Rural Missouri Faces Mounting Health Challenges
KANSAS CITY, Mo. – A new report finds that rural Missouri is on track to face greater health care challenges compared to its urban counterpart.
Herb Kuhn heads the Missouri Hospital Association, which issued the report. He says rural areas are experiencing greater doctor shortages. And, it's on track to get worse.
"About 55 percent of all physicians in the state are age 50 and over. But in rural areas it's much higher - 62 percent," says Kuhn. "So what this means is that we're going to have physicians in the rural areas in the state retiring earlier than in the urban areas. And, since we have so many fewer physicians in the rural areas, it does raise some issues in terms of access to care in the future."
Kuhn says rural residents also experience higher rates of chronic diseases.
Myra Evans heads a critical access hospital in Fairfax, Missouri, about 100 miles north of Kansas City. She's on MHA's board, but says the new report really resonates with the situation in her region.
"Three years ago a physician that was 57 left to be closer to his grandchildren, and then we had two physicians that were over 80 years old still practicing that retired," says Evans. "So, we actually are down to three physicians, and we're trying recruit at least two to our area. That's been kind of difficult right now."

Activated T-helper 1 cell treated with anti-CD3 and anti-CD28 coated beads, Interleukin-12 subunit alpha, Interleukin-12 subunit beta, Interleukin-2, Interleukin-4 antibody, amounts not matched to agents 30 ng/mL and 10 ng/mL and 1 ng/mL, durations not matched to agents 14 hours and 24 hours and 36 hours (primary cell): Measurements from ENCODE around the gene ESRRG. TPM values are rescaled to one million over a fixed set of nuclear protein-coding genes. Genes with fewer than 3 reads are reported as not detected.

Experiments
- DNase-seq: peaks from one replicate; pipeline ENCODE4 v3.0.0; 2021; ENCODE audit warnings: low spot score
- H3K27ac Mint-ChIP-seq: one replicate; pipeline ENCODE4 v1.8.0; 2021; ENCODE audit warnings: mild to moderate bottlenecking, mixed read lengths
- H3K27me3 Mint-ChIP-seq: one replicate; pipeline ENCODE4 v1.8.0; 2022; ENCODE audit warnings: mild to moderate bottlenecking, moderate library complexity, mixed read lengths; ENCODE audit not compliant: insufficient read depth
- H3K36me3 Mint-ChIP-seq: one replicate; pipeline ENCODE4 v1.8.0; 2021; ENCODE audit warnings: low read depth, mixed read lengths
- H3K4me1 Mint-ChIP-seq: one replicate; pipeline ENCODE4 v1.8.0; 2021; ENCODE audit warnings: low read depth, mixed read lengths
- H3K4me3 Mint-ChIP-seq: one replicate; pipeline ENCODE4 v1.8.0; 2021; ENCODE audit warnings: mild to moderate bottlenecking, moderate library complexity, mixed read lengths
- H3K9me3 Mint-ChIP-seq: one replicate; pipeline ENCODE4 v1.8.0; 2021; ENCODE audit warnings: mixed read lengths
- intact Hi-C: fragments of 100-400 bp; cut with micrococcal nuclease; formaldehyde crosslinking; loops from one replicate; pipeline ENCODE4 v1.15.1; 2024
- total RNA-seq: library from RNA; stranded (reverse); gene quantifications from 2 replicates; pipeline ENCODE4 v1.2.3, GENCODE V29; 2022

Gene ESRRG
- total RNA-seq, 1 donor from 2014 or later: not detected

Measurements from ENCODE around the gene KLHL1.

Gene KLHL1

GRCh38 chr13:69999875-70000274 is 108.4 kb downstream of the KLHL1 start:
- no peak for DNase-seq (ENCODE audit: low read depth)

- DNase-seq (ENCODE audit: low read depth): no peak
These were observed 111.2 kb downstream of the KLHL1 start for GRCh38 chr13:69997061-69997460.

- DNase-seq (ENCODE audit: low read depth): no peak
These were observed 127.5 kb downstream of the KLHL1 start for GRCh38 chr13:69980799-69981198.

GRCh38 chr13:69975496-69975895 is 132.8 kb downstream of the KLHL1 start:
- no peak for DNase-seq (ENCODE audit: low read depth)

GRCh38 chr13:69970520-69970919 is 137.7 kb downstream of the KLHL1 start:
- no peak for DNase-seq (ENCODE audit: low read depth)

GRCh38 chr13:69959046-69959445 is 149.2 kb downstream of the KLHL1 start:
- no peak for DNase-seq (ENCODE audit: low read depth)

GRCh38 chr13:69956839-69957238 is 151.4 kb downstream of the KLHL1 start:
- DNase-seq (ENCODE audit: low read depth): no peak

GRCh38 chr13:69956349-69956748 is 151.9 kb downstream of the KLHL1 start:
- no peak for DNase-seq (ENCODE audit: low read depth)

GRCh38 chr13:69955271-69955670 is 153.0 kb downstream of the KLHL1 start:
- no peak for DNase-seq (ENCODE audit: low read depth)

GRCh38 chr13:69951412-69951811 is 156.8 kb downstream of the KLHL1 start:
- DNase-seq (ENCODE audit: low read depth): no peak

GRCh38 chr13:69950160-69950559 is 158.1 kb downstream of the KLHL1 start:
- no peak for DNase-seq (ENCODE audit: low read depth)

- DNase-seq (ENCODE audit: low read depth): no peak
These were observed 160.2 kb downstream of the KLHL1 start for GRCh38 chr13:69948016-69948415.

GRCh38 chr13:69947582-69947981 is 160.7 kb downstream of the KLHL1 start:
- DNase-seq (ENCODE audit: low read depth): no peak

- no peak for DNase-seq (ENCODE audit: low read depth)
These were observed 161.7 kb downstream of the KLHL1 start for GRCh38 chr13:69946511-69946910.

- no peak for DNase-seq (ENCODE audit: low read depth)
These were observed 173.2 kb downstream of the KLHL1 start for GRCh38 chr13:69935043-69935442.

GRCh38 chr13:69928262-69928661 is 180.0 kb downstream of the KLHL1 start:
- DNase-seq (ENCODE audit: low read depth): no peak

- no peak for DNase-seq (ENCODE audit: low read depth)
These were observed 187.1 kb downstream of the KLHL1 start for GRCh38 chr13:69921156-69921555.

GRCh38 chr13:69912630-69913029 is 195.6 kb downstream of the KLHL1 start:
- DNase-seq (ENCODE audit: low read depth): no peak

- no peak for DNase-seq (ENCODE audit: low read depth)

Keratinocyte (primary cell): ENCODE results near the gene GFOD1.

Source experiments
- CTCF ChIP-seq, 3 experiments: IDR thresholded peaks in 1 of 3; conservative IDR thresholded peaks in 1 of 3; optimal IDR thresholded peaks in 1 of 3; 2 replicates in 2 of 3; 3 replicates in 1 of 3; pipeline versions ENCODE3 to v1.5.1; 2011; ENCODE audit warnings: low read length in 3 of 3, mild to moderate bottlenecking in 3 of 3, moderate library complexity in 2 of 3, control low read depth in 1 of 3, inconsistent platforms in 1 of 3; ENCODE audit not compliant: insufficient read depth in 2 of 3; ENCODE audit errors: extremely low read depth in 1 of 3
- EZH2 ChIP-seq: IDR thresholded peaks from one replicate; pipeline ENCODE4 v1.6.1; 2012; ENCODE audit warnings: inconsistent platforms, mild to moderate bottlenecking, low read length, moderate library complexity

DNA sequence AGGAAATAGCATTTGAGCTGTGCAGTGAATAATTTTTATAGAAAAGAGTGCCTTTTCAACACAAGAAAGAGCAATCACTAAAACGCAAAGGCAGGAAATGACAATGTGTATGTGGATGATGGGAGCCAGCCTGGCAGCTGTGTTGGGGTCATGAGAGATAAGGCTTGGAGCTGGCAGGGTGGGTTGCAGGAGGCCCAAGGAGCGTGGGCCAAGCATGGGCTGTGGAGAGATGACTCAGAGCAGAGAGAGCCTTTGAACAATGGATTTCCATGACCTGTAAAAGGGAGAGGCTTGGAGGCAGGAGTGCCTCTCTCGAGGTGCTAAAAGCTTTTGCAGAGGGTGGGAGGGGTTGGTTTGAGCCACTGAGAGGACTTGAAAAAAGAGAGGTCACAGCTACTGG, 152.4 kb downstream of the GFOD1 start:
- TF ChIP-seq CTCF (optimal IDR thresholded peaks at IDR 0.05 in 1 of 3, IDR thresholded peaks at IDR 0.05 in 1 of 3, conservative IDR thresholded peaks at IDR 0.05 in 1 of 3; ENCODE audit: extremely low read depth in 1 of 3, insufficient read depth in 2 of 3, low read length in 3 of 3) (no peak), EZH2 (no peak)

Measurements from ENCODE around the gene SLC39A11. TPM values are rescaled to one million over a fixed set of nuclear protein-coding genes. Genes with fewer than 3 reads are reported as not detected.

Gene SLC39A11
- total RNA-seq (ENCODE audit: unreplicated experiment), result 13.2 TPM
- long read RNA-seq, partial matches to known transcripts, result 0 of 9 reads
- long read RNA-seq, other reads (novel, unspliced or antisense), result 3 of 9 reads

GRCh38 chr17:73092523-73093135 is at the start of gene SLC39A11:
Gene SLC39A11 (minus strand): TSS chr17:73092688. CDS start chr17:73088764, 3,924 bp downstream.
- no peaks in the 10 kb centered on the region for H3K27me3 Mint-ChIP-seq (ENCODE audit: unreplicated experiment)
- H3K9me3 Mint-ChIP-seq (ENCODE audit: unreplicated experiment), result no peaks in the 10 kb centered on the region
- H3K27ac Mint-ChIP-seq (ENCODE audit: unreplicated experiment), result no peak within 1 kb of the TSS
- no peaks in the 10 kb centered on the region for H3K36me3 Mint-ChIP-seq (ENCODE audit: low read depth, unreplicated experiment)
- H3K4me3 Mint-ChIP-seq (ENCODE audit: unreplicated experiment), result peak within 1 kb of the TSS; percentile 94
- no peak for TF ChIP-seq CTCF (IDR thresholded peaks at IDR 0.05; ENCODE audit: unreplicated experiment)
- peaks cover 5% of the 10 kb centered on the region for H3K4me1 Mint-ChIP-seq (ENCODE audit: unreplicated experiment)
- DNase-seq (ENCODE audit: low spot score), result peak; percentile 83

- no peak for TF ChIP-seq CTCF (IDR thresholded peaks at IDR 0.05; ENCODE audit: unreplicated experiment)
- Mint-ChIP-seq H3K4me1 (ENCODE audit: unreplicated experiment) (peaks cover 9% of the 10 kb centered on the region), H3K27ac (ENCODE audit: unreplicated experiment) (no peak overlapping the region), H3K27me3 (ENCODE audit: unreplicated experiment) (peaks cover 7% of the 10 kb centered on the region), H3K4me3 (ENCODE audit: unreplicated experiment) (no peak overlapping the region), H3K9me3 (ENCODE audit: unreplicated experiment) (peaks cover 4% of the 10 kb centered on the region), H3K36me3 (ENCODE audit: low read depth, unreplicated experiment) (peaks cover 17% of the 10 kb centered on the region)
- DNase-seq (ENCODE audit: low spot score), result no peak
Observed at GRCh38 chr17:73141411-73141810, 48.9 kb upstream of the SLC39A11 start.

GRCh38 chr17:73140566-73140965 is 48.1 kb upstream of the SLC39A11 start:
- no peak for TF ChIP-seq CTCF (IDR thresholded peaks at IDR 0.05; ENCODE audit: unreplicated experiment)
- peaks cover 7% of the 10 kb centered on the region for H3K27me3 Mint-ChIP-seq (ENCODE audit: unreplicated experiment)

Evans says her hospital is the only one serving about 11,000 people in the two-county area. She says one way they've dealt with the shortage of doctors is by bringing in more nurse practitioners.
The new MHA report, which reviewed existing workforce studies and population and health data, anticipates rural health challenges to be an even bigger problem come 2014: that's when another half million Missourians are expected to gain health coverage through provisions under the federal health law.
The report recommends the state look into new ways to avert the crisis - that could include better use of information technology, revamping loan-assistance programs for health professionals, and improving science education in rural secondary schools.
Funding for health care coverage on KCUR has been provided by the Health Care Foundation of Greater Kansas City.
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